The tangled web of law, lore, and life in contemporary society with the New Orleans teen court program

Ever since their inception in the 1980s, Teen Court programs have increasingly gained popularity. Social researcher Charlotte Bright notes that these programs receive over 100,000 referrals annually across 49 states and Washington D.C. Teen Court serves as an alternative model of juvenile justice, where defendants, admitting guilt to a nonviolent misdemeanor, are tried by a jury of their peers under a judge’s supervision. Though their offense is expunged from their record, sentences may include community service, apology letters, or counseling.

The Orleans Parish Juvenile Court

The Orleans Parish Juvenile Court, embodying the ethos of “positive peer pressure,” channels Teen Court to redirect offenders from the potentially detrimental environment of juvenile detention. Detention has been linked to significant psychological impacts, hindered educational progress, and limited job opportunities. The Teen Court model, however, offers grace and understanding, allowing juvenile offenders to learn from their mistakes and gain insights into the criminal justice system. Participants may even engage in future sessions, with some assuming leadership roles.

The Orleans Parish’s Teen Court program, once a national exemplar, stands out for being predominantly youth-operated. Led by Dr. Clarence Bickham, a seasoned youth advocate in the juvenile justice system, the program faced relocation to Baton Rouge post-Hurricane Katrina but resumed in New Orleans in the summer of 2019.

A Teen Court session in progress

Teen Court programs, while diverse in their models, have faced scrutiny from legal scholars questioning their recidivism efficacy. Precise data on their impact can be elusive due to this diversity. However, in my research, I concluded that the individual lessons learned are what truly define the Teen Court experience.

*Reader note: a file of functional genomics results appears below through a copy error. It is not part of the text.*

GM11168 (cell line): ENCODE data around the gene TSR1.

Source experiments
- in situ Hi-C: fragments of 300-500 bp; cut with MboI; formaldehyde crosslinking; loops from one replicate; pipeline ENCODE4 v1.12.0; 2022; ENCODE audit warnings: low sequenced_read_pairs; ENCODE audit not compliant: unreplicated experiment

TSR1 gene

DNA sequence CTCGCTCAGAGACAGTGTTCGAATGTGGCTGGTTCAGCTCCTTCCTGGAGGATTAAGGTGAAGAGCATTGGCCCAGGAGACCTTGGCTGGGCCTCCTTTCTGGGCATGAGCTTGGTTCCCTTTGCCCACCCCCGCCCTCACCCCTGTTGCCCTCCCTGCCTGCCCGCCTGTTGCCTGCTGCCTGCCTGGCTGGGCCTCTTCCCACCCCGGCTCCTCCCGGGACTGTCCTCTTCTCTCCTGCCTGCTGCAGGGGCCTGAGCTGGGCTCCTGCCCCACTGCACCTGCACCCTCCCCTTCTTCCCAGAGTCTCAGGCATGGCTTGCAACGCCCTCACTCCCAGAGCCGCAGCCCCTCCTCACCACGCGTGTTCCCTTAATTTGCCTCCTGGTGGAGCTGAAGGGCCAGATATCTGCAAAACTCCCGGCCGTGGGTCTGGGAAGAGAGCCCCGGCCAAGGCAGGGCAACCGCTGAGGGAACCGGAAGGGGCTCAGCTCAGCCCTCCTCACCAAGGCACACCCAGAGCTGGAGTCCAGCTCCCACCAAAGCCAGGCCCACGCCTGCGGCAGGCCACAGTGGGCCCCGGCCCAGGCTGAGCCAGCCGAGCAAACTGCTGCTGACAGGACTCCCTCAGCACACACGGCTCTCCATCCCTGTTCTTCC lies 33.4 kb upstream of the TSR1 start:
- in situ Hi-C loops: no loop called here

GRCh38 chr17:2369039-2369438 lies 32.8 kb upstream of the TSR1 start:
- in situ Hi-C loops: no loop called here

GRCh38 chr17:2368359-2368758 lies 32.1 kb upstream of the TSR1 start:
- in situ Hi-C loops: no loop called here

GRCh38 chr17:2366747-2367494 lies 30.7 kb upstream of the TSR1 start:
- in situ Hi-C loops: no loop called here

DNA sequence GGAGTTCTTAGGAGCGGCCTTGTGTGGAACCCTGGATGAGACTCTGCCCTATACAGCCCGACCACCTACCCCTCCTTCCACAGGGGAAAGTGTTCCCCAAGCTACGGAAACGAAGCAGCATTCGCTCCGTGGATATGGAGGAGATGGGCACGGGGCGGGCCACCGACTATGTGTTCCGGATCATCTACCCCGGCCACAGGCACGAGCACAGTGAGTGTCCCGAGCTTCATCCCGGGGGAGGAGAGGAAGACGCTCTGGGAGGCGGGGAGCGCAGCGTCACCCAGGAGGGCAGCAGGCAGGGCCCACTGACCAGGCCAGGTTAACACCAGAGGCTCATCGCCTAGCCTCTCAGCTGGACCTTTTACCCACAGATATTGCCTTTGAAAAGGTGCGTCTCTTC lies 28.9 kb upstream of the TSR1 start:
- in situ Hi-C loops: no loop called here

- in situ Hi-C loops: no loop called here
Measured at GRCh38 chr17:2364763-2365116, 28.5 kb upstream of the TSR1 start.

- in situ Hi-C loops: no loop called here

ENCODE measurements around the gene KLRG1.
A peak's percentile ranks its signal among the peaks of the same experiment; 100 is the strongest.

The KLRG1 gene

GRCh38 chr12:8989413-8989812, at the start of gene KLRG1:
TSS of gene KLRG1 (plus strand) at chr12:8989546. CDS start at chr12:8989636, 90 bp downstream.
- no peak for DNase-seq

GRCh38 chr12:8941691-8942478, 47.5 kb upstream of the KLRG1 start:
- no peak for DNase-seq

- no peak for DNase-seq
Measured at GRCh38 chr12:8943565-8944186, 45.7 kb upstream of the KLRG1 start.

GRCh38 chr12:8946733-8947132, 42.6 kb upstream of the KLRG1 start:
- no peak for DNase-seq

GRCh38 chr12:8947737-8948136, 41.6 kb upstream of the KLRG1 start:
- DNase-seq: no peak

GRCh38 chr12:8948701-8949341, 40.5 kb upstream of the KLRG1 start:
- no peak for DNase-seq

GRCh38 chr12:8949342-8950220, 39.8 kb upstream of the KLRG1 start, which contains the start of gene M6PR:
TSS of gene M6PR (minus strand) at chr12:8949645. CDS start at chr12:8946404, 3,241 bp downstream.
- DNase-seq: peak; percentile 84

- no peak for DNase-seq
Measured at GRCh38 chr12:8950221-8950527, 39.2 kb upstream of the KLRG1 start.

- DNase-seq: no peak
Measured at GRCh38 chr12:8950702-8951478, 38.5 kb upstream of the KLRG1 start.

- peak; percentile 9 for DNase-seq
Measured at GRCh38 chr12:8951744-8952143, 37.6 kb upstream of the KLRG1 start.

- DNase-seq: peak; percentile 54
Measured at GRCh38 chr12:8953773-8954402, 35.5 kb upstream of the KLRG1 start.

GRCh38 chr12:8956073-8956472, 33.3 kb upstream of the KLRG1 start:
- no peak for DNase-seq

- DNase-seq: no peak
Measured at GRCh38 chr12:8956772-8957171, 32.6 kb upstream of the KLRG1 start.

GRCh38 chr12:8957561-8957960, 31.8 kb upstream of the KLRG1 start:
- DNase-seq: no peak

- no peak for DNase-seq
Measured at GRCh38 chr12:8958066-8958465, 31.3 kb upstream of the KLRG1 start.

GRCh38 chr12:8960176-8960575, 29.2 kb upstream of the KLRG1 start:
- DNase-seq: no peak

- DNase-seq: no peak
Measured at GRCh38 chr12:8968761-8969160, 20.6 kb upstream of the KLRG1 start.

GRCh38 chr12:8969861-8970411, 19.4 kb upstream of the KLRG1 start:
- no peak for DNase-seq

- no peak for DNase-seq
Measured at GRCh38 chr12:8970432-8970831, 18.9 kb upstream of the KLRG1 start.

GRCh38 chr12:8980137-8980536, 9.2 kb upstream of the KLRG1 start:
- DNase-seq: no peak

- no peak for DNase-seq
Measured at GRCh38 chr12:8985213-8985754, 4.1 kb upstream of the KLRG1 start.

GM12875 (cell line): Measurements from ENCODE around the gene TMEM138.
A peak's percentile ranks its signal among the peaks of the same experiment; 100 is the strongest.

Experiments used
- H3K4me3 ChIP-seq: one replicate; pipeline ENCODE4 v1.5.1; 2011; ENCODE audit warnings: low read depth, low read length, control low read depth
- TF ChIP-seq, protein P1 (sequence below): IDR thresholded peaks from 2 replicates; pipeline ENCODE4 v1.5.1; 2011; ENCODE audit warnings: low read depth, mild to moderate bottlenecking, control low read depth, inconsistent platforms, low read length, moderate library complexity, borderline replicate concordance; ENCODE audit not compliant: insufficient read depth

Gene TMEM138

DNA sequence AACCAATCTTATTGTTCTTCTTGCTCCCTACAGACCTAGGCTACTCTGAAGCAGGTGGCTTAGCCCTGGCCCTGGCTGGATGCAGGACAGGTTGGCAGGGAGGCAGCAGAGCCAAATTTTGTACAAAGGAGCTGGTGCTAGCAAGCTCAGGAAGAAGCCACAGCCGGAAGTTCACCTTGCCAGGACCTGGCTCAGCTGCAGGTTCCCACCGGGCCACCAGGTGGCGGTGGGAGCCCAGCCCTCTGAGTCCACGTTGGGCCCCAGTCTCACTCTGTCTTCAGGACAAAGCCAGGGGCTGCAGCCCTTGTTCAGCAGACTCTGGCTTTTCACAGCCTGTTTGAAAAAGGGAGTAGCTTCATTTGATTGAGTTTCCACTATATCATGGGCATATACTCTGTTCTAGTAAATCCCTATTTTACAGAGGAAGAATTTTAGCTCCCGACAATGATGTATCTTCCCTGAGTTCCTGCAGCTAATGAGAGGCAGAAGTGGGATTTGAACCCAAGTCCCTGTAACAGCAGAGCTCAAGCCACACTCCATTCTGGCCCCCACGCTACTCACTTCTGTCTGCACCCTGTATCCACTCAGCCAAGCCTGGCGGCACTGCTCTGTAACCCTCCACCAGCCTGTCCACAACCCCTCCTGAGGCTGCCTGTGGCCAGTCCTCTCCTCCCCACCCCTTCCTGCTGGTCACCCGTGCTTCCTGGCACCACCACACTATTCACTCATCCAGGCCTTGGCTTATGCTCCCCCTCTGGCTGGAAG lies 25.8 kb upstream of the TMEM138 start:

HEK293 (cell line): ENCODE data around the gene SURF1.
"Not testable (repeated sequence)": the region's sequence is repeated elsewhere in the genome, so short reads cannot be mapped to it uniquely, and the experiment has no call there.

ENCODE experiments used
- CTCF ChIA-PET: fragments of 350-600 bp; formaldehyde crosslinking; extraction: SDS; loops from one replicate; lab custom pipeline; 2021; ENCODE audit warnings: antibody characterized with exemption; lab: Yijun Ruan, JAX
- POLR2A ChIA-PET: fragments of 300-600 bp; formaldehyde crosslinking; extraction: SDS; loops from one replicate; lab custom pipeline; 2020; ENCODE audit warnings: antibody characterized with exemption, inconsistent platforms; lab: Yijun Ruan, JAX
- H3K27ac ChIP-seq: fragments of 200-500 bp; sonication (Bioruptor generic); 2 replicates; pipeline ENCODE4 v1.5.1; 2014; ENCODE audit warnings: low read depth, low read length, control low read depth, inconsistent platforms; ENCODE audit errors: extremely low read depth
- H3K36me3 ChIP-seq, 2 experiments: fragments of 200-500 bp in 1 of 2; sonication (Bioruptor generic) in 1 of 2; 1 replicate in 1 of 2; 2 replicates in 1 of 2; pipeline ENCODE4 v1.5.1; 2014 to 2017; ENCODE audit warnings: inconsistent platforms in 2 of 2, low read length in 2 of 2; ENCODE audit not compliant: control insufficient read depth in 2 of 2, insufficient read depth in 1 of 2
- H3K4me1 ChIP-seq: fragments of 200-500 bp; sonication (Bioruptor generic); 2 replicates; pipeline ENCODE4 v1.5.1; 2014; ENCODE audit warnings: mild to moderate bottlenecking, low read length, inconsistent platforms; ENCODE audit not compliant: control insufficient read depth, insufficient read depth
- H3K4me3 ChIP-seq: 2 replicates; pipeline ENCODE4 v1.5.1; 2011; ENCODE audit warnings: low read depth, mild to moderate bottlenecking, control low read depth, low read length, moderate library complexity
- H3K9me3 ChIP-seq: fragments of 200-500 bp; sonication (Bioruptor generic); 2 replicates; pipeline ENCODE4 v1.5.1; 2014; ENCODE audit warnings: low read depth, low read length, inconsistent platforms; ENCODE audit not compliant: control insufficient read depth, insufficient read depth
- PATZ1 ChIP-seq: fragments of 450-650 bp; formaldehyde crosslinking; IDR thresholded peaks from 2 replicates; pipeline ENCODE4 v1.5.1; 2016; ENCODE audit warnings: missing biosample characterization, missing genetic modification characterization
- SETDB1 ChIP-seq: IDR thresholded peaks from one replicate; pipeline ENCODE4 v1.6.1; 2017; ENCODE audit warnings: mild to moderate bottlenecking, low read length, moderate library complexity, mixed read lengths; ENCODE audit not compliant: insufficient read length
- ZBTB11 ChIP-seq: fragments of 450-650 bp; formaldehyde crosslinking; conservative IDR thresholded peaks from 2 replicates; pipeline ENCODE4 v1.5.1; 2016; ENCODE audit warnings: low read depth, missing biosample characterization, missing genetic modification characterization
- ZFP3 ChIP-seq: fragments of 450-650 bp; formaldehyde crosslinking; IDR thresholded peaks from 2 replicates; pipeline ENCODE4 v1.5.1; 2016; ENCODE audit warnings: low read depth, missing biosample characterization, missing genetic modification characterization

I interviewed Domenic Mesa, an aspiring attorney involved with Teen Court. He emphasized the program’s commitment to providing underprivileged offenders access to dedicated legal professionals. Mesa highlighted the importance of ensuring participants feel cared for and supported.

Since the closure of Teen Court, juvenile crime rates in New Orleans have risen, with increased juvenile-linked homicides. Mesa pointed out the connection between these trends and the absence of Teen Court. The program’s recent revival was briefly stalled by the COVID-19 pandemic in March 2020. Mesa, having joined post-restart, witnessed only one case due to these interruptions but remains optimistic about the program’s future. “I’ve been speaking with the program director, and he is working on getting new cases,” Mr. Mesa stated.

As vaccines become more widespread and restrictions ease, prospects for Teen Court improve. For juveniles involved in misdemeanors or those interested in the criminal justice system, Orleans County Parish Juvenile Court can be contacted at (504)-658-9500.

Teen-Court-Brochure (1)


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